Maintaining a United Front in the Face of Nursing in Public (NIP) Incidents
It’s not unusual when reporting on NIP incidents for me to witness women creating a divide rather than a united front. The scenario is generally the same; a woman has taken to social media by posting on her own Facebook page, private group or the wall of a breastfeeding support page and reports that she has experienced discrimination at the hands of an employee of a business. Sometimes I share these, sometimes I don’t, and the reason is usually surrounding how much time I can take from my family to track a story. When I do share these stories I can always expect that there will be a slew of comments from breastfeeding supporters that go something like this:
“She shouldn’t have gone to the media.”
“She shouldn’t have reacted that way.”
“She shouldn’t have handled this situation like this.”
I’m not talking about commenters suggesting that a woman should have been covered or that she should have been more discreet or any other type condition that we are fighting against in the area of NIP. I am strictly talking about the comments from women who are actively involved in this mission in every way and who have in other situations been supportive.
I want to remind everyone that we are all different. As if we haven’t gone over this enough when it comes to parenting in general. Co-sleeping doesn’t work for everyone; homebirth doesn’t work for everyone. There is no cookie cutter way to parent because we are all very different. We all have had different childhoods, different experiences, different brains, different personalities and have had different relationships with society at large. These differences all add up to very different responses when confronted with discrimination or harassment.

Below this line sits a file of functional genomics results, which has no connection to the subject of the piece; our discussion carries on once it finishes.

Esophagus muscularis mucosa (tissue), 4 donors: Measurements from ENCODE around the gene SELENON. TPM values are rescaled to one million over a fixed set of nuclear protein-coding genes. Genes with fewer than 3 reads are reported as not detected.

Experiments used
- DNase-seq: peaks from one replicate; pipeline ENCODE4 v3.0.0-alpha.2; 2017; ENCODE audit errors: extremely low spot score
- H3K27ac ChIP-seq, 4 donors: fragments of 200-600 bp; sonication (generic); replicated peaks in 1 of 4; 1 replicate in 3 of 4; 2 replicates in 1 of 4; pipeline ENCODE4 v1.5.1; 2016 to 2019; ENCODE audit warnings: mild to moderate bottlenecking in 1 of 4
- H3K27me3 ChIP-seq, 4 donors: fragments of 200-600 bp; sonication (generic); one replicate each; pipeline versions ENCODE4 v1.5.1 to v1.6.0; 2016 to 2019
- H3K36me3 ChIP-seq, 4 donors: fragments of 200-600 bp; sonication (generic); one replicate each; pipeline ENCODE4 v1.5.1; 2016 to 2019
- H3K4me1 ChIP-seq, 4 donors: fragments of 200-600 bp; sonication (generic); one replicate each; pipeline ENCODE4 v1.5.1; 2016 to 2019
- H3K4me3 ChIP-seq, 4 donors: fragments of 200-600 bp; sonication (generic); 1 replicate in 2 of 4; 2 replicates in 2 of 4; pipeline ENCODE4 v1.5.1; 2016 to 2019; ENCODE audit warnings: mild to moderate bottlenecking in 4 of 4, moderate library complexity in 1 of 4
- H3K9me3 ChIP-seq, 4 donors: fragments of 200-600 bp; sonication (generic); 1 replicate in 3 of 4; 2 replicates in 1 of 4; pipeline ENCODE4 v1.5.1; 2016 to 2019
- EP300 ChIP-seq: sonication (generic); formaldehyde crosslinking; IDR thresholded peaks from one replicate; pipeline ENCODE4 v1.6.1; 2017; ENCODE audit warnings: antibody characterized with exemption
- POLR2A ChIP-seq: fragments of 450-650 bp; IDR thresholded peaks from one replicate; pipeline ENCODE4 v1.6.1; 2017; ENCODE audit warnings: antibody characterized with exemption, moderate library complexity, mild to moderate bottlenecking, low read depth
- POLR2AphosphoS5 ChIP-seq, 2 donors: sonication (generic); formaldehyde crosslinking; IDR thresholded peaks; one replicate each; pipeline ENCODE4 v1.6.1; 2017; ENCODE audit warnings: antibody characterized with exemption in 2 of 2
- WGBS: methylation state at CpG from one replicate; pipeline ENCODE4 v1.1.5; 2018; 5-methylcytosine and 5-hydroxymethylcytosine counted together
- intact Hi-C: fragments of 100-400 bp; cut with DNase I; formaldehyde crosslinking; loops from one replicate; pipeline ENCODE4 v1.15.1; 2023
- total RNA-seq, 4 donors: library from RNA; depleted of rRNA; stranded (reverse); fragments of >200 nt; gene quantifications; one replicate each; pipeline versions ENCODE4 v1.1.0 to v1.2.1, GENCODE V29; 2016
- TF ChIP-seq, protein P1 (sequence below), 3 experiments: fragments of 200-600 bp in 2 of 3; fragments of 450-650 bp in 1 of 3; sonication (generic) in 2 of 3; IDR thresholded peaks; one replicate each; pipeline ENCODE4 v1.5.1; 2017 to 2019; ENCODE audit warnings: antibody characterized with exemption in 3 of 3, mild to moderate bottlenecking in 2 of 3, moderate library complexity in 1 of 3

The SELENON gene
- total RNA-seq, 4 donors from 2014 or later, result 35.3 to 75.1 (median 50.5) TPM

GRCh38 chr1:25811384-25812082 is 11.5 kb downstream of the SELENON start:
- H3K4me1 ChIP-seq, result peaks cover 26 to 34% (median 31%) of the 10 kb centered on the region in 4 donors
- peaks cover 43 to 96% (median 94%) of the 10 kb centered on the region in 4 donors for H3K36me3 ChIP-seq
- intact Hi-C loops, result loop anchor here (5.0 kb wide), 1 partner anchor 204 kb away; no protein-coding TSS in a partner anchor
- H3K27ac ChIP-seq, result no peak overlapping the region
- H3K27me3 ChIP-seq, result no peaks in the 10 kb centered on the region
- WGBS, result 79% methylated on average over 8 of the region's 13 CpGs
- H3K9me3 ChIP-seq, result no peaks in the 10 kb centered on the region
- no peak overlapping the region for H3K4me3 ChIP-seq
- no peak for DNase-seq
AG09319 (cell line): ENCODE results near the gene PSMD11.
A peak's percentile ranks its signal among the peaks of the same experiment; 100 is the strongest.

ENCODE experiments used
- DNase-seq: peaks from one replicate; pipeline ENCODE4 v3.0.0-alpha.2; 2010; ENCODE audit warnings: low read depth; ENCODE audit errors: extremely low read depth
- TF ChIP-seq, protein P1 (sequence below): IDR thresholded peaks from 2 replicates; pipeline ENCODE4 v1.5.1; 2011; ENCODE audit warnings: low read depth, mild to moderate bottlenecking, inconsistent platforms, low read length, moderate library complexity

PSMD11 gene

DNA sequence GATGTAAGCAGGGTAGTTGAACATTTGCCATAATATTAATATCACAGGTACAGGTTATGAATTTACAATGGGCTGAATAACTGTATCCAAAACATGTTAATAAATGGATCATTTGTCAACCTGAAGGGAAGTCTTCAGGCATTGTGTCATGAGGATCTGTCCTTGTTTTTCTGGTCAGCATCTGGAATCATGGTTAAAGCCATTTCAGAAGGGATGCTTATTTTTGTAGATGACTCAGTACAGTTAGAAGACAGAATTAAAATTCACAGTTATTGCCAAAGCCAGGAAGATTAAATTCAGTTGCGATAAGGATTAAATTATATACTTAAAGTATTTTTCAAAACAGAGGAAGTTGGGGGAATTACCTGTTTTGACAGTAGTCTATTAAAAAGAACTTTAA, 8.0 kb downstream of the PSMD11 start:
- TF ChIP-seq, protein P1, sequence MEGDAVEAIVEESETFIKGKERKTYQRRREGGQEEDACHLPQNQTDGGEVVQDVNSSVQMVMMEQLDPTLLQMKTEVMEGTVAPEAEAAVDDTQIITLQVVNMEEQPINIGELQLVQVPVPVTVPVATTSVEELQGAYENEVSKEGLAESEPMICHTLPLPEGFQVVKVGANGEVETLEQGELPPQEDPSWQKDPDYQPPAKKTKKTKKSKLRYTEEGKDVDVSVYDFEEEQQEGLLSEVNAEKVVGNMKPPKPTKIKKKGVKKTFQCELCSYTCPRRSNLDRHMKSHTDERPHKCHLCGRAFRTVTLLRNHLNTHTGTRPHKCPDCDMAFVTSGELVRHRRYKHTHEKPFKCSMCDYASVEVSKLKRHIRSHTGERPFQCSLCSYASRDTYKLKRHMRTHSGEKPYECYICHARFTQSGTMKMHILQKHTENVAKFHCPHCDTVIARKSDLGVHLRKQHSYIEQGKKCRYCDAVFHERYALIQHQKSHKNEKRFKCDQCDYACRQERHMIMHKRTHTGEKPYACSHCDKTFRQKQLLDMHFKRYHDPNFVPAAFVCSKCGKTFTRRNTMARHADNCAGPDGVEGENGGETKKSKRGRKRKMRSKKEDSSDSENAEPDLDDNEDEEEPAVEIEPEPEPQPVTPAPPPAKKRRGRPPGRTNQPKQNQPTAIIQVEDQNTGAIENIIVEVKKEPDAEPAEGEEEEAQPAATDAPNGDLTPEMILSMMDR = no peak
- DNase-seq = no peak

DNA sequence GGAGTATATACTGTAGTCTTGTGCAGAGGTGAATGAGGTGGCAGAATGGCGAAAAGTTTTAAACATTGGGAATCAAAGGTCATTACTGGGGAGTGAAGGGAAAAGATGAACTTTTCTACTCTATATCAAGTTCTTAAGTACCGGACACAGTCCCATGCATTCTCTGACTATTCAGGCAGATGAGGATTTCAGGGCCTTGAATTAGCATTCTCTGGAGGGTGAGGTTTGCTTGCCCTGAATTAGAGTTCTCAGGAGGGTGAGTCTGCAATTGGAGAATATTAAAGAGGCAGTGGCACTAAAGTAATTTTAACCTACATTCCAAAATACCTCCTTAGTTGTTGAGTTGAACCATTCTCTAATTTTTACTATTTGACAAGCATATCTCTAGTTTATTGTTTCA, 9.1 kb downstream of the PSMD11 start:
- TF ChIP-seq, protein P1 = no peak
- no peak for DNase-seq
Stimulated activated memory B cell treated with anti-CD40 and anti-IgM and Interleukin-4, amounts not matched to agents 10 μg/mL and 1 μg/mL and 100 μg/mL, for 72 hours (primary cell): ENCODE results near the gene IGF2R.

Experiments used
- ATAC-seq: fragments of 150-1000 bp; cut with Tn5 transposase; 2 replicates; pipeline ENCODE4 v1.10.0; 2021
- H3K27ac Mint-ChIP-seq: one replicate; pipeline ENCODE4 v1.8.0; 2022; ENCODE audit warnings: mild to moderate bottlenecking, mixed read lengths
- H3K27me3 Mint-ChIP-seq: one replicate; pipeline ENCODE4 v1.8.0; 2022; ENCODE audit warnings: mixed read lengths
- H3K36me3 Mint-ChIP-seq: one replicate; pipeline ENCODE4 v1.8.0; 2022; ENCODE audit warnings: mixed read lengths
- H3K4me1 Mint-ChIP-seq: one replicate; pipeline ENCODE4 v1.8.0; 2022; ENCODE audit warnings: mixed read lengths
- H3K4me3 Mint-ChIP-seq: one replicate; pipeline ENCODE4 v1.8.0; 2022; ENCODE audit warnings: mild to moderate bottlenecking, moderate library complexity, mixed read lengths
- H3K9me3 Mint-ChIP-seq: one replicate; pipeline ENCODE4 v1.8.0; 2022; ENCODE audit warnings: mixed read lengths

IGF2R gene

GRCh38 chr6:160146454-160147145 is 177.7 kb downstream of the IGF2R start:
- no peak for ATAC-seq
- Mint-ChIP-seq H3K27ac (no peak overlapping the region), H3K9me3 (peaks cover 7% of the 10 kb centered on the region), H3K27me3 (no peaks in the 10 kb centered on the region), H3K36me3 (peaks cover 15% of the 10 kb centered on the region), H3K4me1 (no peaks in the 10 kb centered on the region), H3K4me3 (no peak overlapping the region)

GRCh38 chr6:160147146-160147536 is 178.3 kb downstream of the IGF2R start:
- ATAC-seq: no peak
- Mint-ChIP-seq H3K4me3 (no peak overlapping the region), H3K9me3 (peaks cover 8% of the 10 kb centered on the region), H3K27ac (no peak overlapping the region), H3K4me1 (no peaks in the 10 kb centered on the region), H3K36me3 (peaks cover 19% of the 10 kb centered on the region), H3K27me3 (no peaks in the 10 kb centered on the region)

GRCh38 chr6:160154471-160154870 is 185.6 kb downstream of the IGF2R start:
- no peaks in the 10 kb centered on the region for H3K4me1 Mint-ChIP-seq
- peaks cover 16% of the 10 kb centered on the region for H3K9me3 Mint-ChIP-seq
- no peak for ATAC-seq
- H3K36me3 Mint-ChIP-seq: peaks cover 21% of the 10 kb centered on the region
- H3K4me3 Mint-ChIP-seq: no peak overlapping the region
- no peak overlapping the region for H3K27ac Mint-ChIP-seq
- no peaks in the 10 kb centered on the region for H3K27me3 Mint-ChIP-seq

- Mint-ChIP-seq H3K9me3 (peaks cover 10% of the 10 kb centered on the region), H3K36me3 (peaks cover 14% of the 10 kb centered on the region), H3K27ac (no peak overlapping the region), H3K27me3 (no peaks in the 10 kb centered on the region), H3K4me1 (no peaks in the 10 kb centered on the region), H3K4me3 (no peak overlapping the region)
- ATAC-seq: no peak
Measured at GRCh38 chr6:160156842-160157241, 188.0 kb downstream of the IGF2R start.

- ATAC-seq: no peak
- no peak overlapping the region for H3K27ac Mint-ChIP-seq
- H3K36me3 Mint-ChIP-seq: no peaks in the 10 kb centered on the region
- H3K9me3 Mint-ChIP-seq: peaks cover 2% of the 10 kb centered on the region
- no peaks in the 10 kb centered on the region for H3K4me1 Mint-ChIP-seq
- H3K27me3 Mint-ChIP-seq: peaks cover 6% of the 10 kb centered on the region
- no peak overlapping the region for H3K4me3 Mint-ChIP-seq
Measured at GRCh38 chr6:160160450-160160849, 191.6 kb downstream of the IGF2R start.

We often talk about how the stress of parenting can trigger a lifetime of issues. If this can happen in the privacy of our own home then we can expect that these factors are going to come into play even more intensely when in public when already feeling vulnerable breastfeeding in a culture where this act is not always accepted. Different women will feel differing levels of threat in various situations, some that may even seem harmless to others. For example, I walk down the street with little sense of imminent harm from the men around me; however, many women do, and for good reason.
Please, next time you read a story about a mother who reacted to a NIP incident in a way that you disagree with or that you feel you would be able to handle in a more “appropriate” way, please consider looking past that, recognizing that this person has experienced the discrimination that we are all united to fight against, and lend her some supportive words. We cannot speak for her.
Remember, you weren’t in the room, you don’t know her history and you haven’t walked in her shoes. We are united in our fight to normalize breastfeeding in public.
Abby Theuring, MSW